Aurora Innovation, a California-based autonomous driving technology company, begins this week testing autonomous trucks made by Bellevue-based Paccar, carrying FedEx loads between Dallas and Houston. The pilot marks the next phase of a partnership between the three companies that was announced in January.
“There is nothing more transformative” to the economics of the trucking industry than the ability to cut drivers, said John Rich, CTO of Paccar.
The fleet of a dozen trucks, owned by Aurora, will be used for “several trips per week” on the 500 mile round trip route while carrying real and lucrative loads, an Aurora spokesperson said. . The company has equipped trucks built by Paccar with its driverless technology, which includes sensors, cameras, radars and additional software.
Rich said Paccar has a dedicated team working with Aurora and designed the Peterbilt 579s with additional software capabilities that Paccar vehicles normally don’t have, allowing them to be controlled by a computer. The trucks also include backups for critical systems such as steering, braking and power supply that trip in the event of driverless technology failure.
“None of this stuff can really be an afterthought addition to a truck,” he said. “It must be integrated from the start and developed in parallel.
The trucks used in the pilot project will have a human safety driver behind the wheel.
Aurora said it hopes to start selling its autonomous trucking infrastructure in some states by the end of 2023 without a safety driver. A spokesperson said the driverless safety tests would begin before that date.
Rich said he preferred not to estimate when the project would remove a safety conductor. “You don’t have to rush. You don’t need to do a PR stunt … and fire a pilot early. “
He said long-haul trucks are a more likely application for driverless technology than passenger cars, as highways are more manageable challenges than bustling cities that present “unconstrained” problems.
The announcement of the testing program follows poor earnings for FedEx, which yesterday posts a 7% drop in quarterly profit partly due to labor shortages. Autonomous trucking has been touted as a way to less depend on drivers, with the potential to lower costs for transport companies. At the same time, it threatens to displace millions of workers who drive for a living.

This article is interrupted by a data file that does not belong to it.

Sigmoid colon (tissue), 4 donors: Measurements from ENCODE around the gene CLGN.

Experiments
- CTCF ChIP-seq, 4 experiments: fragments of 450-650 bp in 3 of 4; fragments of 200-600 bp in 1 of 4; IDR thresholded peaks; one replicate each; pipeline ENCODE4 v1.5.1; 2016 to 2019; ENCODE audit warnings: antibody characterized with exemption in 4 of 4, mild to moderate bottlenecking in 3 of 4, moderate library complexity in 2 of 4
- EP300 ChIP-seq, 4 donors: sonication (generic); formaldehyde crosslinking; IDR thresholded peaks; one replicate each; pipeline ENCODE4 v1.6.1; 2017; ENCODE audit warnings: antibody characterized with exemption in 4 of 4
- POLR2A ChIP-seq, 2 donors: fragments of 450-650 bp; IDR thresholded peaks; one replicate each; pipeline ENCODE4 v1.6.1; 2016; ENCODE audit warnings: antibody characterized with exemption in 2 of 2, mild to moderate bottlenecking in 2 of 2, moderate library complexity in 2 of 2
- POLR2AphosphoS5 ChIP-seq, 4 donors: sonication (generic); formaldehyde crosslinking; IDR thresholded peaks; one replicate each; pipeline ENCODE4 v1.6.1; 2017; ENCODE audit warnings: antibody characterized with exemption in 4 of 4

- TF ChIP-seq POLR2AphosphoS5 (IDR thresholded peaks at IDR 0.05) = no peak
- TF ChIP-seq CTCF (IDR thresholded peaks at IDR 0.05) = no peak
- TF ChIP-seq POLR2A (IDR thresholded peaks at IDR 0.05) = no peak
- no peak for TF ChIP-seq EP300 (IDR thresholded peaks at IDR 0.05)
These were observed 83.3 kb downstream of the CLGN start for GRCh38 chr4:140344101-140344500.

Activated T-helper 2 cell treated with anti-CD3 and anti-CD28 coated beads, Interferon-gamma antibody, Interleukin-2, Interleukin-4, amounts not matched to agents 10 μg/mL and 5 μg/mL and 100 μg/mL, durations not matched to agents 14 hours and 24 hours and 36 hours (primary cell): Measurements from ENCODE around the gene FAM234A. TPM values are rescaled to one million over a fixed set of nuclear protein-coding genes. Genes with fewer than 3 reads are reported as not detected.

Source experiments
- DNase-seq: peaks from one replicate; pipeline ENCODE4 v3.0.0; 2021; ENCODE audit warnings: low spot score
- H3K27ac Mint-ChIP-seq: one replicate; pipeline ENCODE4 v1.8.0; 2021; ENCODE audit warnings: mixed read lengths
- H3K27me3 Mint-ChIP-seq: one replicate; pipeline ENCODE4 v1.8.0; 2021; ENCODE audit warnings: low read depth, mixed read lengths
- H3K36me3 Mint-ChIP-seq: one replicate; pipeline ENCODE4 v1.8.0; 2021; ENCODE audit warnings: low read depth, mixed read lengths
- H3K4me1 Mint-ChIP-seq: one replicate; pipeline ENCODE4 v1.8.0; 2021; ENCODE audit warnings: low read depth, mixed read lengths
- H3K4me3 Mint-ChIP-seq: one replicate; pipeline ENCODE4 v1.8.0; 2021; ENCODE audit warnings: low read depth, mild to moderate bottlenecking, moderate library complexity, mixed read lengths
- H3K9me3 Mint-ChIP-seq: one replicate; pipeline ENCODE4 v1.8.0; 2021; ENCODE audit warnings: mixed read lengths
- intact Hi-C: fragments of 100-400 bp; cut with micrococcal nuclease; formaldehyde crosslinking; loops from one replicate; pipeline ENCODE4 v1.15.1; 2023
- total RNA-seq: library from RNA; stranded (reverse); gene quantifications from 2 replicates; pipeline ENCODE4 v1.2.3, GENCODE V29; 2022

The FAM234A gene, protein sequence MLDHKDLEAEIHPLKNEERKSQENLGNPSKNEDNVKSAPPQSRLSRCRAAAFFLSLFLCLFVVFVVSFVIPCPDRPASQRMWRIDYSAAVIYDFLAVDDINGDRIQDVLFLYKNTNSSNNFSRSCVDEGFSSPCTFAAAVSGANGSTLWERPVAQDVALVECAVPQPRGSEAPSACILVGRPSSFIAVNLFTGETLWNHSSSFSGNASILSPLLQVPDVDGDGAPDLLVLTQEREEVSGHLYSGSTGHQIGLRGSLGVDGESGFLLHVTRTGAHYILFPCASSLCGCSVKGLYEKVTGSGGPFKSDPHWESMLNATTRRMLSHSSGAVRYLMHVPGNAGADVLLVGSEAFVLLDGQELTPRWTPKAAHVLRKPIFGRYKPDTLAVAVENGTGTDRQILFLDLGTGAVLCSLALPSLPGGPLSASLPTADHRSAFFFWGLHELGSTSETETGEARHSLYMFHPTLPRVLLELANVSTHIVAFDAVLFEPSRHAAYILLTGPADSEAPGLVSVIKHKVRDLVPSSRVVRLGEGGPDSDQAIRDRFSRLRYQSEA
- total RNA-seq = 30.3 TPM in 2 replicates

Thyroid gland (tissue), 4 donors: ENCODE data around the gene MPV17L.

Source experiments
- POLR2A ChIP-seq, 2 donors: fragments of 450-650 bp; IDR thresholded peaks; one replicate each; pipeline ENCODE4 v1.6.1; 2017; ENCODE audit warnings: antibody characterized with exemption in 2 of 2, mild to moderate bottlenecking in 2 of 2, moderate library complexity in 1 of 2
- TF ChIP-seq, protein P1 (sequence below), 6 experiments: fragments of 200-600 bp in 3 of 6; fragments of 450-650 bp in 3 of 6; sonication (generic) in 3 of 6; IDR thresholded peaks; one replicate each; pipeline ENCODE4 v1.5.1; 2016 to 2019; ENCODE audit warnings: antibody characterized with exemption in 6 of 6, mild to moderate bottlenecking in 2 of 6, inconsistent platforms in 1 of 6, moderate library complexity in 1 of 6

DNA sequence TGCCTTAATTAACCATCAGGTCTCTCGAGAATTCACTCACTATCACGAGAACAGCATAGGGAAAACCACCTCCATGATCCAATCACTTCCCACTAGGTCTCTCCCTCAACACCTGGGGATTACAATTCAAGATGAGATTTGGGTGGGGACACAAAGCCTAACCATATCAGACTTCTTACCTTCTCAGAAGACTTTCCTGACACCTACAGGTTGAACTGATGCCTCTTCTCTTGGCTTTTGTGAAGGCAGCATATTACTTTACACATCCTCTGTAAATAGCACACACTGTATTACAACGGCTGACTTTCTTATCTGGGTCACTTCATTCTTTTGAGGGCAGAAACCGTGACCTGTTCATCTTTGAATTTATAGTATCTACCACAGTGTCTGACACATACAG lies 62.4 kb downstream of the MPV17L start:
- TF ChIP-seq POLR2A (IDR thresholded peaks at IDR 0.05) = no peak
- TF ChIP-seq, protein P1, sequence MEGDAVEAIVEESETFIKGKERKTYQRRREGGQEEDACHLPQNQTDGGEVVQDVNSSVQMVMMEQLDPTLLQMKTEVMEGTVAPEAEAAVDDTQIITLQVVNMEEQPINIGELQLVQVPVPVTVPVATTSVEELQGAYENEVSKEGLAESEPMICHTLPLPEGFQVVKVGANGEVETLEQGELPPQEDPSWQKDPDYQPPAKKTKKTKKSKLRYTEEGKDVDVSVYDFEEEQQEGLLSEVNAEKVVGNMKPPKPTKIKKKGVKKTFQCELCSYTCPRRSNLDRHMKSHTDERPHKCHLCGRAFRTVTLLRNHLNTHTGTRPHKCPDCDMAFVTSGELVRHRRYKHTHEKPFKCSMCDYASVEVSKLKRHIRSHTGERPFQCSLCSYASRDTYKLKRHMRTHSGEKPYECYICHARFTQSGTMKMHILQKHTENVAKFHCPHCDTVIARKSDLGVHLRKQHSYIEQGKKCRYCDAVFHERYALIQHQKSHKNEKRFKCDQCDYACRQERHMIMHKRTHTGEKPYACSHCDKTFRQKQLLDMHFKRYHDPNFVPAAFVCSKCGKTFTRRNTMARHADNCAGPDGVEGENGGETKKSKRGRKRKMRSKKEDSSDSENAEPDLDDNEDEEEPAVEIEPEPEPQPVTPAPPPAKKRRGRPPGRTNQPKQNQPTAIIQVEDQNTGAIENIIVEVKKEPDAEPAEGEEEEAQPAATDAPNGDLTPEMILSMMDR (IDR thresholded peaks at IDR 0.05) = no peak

Rebecca Yeung, vice president of innovation and advanced technologies at FedEx, said the company was less interested in applying autonomous trucking to routes currently operated by its own drivers and more interested in using it for routes. routes currently outsourced to third parties. For example, FedEx outsources routes to third parties when it cannot keep up with shipping volumes during peak activity.
“Our driver is our greatest asset,” said Yeung, saying that drivers and autonomous technology are “complementary in nature and not confrontational”.
Drivers also do more than just drive, said Raj Venkatesan, a professor at the Darden School of Business at the University of Virginia. They are also responsible for supervising the loading and unloading of freight, monitoring inventory and accounting.
Still, Venkatesan said, cost savings are likely. Businesses will have access to more data on their fleets, including vehicle usage, traffic patterns and energy consumption.
“All of this allows you to better manage your resources and also to better deploy resources,” he said.
Rich said he believes the shift in trucking jobs is likely to happen, but that it is also likely to “improve the quality of life for many drivers,” given the difficulty of the trucking jobs.
“These jobs are difficult because they are far from families, and they disrupt your life enough if you go on the road for six weeks,” he said. “… It’s just not popular work for the younger generations in American society.”